It is well-known bones respond to stress but the mechanisms by which it occurs are very difficult to understand. This study will examine the structure of bone using atomic force microscopy and apply this data to the development of a finite element model of the process of loadbearing in bone. We will develop a geometric dataset to describe the osteon, a common structural component of bone, based on atomic force microscopy images.
In particular, we will examine the manner in which loads are transferred between the protein and mineral elements of bone and test a theory we have developed based on atomic force microscopy observations. This model must be based on what is known about the structural geometry and properties of bone at the nanoscale level, e.g. the properties of the collagen and mineral components in the pure state, including such properties as modulus of elasticity, Poisson’s ratio, ultimate strength, and what can be deduced from our observations from atomic force microscopy images regarding the structural organization of these components.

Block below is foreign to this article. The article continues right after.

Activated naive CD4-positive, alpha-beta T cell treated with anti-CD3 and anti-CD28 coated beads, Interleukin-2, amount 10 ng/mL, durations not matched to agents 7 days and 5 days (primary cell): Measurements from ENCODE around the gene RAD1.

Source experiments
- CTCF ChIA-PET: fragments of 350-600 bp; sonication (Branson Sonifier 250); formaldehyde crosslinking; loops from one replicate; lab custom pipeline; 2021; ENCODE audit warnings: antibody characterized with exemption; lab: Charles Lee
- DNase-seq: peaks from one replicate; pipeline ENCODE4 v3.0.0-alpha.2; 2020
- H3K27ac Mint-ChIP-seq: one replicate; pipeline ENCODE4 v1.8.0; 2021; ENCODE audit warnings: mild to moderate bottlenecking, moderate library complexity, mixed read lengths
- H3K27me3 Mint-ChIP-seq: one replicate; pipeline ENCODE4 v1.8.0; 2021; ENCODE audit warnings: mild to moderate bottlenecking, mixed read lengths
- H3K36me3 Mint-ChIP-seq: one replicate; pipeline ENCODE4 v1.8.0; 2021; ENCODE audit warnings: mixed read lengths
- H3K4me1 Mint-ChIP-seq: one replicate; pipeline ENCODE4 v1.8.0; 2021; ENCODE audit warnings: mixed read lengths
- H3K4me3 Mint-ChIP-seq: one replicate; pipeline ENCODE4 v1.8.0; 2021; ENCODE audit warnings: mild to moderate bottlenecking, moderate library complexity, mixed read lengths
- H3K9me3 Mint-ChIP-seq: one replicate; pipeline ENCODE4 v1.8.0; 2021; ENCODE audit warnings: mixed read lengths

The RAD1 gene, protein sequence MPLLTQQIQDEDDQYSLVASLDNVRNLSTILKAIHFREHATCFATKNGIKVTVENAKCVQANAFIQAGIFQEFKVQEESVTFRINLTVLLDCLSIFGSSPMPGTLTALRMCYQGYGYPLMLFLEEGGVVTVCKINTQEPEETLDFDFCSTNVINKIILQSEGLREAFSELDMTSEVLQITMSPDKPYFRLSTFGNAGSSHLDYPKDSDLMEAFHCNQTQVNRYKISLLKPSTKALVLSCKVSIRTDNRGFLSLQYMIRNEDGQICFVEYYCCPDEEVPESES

The model must explain, on the basis of theory and structure modeling alone, the behavior of bone at the macroscopic level, including ultimate strength, stiffness and impact resistance. This will be particularly critical for the transition from compact to trabecular bone. Finally, the model must predict the effect of changes in bone structure, including those changes seen in pathologic states and injury on these properties.